Steve Jobs' Surprising First Business Venture
Before starting Apple, Jobs and fellow electronics enthusiast Steve Wozniak had another business idea.
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Editor's Note: This is the first part of a short series of posts as I read Steve Jobs, the new biography of the Apple co-founder written by Walter Isaacson.
Most people think Steve Jobs' first foray into business happened in 1975, when the then 20-year-old and fellow electronics enthusiast Steve Wozniak set up shop in Jobs' parents' garage and began working on the prototype of the Apple I computer. But according to Walter Isaacson's new biography on Jobs, the pair had an earlier, less upstanding venture before Apple.
The idea was hatched in 1971, when Jobs was still in high school in California, when Wozniak read an article in Esquire magazine about hackers who had created a "Blue Box," a device that replicated the tones used by telephone companies and allowed users to make long distance calls for free. Inspired, Wozniak strung together a series of diodes and transistors from Radio Shack and created his own digital version of the device.
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After using the invention to prank call the Vatican, Jobs had a revelation: He and Wozniak could manufacture the devices on a larger scale and sell them for a profit. Since the parts cost $40, plus factoring the time it took to build, Jobs figured they could sell them, at places like college dorms, for $150 each.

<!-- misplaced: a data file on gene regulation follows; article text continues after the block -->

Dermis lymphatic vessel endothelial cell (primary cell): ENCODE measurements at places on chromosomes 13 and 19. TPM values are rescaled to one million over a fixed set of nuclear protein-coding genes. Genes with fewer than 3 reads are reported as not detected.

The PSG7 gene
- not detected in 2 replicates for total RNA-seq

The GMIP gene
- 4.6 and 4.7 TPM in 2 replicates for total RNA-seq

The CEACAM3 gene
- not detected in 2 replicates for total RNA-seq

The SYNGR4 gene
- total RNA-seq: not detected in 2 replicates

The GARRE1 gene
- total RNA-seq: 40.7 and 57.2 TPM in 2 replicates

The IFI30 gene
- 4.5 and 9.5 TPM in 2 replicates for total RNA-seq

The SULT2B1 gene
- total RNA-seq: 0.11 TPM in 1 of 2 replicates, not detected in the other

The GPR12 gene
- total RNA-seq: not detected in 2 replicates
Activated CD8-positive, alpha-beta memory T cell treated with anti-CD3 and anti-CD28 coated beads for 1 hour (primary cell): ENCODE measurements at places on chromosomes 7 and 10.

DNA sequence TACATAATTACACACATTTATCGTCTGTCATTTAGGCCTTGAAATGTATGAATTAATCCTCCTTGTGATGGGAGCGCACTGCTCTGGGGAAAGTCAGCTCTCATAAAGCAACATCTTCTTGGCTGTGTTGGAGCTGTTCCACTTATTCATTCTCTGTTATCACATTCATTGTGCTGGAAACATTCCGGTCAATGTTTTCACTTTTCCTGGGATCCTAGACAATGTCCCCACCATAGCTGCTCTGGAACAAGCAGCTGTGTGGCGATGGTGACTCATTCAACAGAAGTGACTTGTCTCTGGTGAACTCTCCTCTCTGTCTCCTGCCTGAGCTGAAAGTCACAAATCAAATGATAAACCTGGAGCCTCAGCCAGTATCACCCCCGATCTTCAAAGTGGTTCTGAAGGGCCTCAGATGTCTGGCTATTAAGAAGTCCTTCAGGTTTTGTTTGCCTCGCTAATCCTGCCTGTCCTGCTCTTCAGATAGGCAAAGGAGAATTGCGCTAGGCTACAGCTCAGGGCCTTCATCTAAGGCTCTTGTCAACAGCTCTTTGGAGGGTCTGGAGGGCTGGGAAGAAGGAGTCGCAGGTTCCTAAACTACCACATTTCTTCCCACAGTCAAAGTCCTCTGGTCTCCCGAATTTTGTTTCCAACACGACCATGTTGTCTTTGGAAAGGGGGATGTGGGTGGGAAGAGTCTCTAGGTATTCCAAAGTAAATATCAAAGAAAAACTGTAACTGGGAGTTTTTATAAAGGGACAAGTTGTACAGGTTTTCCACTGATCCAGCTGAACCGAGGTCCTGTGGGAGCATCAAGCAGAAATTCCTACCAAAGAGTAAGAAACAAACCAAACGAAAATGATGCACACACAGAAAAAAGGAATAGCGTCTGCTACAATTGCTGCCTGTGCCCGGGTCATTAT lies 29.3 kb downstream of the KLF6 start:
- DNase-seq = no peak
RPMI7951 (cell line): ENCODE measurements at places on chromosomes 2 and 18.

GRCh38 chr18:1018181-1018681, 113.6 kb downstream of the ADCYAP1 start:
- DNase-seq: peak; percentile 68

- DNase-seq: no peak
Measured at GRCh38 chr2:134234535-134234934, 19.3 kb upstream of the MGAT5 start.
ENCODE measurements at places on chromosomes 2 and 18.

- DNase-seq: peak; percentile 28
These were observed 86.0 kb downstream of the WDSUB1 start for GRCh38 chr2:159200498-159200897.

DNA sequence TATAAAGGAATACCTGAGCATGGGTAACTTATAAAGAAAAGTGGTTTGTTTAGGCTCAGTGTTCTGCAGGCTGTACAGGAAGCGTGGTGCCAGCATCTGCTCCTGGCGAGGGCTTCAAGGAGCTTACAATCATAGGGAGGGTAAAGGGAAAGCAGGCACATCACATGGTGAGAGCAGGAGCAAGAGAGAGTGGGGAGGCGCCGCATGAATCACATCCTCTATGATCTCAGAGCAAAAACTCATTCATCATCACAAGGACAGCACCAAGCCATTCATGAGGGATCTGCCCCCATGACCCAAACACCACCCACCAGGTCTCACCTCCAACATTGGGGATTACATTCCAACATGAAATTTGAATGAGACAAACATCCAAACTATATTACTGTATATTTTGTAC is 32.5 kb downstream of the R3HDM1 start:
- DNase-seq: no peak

The operation was sailing along but came to an unexpected end when Jobs and Wozniak were held at gunpoint by a man Jobs thought was interested in purchasing one of the boxes. But even though the hostile encounter scared the young men out of business, Jobs and Wozniak had in fact laid the pavement for their future business partnership.
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As Wozniak says in the book, the caper gave the men "a taste of what we could do with my engineering skills and his vision."
"If it hadn't been for the Blue Boxes, there wouldn't have been an Apple," Jobs recalls in the book. "I'm 100 percent sure of that. Woz and I learned how to work together, and we gained the confidence that we could solve technical problems and actually put something into production."
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